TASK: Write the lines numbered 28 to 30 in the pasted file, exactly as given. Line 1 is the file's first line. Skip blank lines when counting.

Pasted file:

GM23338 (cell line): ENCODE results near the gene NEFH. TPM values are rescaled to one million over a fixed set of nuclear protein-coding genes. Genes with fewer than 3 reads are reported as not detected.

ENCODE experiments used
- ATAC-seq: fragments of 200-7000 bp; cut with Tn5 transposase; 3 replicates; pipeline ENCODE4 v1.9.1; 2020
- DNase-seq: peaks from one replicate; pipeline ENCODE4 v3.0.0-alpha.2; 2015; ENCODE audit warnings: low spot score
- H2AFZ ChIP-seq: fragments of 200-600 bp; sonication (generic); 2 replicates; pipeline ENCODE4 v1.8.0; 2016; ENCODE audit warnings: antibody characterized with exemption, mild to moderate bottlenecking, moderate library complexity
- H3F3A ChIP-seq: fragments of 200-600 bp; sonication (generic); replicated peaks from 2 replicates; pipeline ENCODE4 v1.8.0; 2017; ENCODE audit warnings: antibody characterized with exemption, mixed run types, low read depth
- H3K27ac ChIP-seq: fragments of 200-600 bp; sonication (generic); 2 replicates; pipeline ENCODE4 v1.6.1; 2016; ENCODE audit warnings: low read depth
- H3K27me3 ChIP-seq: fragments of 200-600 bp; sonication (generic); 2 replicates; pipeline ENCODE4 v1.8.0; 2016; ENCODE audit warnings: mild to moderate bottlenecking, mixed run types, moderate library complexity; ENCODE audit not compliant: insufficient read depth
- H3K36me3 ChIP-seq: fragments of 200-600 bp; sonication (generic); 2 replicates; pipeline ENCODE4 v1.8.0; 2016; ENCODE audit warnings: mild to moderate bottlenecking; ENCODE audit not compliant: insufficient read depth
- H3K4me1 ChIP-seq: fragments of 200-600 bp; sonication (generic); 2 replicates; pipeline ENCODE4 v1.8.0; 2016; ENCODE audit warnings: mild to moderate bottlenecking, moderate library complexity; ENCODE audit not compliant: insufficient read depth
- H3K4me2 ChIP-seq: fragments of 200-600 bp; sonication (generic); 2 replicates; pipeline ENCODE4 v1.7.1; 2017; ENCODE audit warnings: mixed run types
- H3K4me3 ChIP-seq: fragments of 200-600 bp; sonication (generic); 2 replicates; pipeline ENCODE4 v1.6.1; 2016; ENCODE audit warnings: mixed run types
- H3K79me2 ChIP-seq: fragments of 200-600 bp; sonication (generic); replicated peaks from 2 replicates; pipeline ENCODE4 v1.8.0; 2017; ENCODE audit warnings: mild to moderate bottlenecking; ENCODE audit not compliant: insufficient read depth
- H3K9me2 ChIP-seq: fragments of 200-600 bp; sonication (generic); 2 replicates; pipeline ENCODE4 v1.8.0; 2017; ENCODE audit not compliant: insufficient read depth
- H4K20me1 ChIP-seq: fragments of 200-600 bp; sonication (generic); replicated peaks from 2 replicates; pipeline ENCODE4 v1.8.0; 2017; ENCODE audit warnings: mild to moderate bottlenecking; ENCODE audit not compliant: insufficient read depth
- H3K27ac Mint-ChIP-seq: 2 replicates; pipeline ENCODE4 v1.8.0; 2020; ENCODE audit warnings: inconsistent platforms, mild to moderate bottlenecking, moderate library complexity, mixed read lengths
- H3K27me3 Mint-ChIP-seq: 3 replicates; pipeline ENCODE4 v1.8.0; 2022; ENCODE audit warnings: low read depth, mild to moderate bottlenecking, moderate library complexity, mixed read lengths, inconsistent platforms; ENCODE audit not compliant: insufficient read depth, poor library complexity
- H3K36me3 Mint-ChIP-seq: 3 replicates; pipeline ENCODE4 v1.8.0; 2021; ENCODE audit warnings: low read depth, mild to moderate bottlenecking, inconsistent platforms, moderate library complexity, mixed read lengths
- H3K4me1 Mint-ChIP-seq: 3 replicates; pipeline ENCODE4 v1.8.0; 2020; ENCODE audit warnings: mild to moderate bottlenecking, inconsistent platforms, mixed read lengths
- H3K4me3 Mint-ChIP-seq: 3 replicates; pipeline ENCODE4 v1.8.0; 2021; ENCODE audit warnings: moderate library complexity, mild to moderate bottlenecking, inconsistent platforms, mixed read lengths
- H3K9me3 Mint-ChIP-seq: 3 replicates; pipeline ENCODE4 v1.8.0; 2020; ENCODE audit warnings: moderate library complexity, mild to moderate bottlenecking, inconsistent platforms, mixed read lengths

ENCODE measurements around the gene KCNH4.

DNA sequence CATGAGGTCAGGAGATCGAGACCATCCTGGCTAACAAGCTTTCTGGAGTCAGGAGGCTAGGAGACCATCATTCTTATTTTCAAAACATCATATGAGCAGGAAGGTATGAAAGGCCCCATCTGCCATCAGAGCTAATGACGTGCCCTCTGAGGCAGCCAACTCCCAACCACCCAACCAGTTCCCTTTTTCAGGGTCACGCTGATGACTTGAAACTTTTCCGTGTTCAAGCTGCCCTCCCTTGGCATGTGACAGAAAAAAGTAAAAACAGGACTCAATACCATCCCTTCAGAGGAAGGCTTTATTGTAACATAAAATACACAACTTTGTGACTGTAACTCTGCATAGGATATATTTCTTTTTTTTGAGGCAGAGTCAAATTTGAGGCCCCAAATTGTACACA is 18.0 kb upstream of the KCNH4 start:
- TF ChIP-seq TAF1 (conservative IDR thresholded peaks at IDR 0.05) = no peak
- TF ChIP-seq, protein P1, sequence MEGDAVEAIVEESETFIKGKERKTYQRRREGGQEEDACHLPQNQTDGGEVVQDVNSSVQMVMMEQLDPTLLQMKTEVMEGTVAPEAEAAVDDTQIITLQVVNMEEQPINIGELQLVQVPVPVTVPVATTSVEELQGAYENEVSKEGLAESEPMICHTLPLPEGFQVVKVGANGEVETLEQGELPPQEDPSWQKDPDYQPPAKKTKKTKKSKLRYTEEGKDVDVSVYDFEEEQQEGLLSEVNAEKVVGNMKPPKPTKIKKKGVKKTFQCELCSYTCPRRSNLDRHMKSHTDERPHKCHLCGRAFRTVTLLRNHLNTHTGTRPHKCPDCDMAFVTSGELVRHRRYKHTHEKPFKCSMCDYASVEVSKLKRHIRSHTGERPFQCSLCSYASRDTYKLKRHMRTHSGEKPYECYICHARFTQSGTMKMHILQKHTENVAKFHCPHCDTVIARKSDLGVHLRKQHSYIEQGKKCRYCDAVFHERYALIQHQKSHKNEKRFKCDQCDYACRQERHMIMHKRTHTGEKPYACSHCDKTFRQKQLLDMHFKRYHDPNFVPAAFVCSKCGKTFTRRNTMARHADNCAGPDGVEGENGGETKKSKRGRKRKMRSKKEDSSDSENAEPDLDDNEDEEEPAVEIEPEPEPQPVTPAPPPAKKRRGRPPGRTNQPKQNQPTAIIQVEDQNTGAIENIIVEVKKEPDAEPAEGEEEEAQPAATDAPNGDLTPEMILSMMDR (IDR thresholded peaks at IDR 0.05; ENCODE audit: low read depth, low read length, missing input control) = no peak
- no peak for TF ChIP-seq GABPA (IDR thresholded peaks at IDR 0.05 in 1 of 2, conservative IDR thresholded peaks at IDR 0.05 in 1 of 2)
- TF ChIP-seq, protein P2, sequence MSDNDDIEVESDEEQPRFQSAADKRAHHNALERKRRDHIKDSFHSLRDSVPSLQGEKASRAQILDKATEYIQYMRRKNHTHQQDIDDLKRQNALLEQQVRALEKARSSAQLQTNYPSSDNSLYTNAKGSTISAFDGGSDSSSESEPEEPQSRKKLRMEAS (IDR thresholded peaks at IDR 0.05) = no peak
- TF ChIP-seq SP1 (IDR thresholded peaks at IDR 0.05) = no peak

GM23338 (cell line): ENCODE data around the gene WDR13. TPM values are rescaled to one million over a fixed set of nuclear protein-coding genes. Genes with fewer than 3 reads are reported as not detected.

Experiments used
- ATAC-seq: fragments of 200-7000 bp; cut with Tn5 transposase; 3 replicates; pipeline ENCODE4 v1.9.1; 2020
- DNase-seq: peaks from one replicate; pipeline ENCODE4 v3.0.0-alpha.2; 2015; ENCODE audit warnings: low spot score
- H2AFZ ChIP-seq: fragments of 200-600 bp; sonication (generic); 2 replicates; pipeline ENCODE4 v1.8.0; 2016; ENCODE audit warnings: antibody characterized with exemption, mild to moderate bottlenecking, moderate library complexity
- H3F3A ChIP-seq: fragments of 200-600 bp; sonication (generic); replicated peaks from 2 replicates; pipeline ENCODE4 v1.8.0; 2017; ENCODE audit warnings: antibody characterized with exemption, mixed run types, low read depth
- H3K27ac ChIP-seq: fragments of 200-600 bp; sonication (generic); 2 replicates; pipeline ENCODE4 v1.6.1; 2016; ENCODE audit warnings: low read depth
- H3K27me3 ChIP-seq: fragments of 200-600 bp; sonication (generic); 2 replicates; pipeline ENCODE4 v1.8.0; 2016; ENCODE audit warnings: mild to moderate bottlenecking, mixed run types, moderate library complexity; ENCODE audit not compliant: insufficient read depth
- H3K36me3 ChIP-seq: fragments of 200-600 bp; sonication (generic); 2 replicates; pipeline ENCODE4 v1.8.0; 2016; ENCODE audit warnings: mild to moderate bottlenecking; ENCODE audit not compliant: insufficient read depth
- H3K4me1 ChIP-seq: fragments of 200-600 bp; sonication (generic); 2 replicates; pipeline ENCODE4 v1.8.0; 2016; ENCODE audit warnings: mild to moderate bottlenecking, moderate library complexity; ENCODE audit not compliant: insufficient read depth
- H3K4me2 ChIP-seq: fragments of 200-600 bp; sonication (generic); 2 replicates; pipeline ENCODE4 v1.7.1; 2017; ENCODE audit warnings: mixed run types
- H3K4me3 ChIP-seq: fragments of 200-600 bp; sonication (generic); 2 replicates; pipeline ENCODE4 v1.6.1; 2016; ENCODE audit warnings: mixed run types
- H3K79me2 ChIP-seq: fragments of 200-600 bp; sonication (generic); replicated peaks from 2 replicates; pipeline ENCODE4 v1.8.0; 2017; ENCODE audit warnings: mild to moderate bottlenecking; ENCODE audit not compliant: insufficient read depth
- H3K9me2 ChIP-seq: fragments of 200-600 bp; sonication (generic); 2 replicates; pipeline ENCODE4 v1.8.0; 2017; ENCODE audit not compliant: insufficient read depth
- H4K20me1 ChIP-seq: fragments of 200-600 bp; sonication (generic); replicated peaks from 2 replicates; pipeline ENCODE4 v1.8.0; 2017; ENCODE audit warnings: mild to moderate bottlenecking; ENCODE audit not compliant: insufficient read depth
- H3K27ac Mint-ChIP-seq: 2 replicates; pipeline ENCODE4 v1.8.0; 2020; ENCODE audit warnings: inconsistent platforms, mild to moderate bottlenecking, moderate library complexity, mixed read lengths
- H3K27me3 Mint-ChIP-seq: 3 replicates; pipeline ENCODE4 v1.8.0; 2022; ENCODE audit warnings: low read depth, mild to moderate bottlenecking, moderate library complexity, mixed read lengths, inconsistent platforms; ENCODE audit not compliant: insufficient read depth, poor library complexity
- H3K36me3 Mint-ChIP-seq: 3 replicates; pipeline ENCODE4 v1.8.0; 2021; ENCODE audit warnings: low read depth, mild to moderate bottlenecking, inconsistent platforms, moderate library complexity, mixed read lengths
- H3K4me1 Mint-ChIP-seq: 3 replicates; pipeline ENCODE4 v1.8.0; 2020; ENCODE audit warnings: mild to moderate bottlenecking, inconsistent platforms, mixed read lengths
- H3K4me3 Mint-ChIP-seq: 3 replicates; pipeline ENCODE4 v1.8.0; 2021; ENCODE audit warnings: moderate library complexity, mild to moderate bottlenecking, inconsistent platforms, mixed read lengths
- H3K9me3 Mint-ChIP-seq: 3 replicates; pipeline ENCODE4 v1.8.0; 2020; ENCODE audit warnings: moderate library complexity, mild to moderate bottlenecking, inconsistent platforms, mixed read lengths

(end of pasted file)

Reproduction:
- TF ChIP-seq SP1 (IDR thresholded peaks at IDR 0.05) = no peak

GM23338 (cell line): ENCODE data around the gene WDR13. TPM values are rescaled to one million over a fixed set of nuclear protein-coding genes. Genes with fewer than 3 reads are reported as not detected.

Experiments used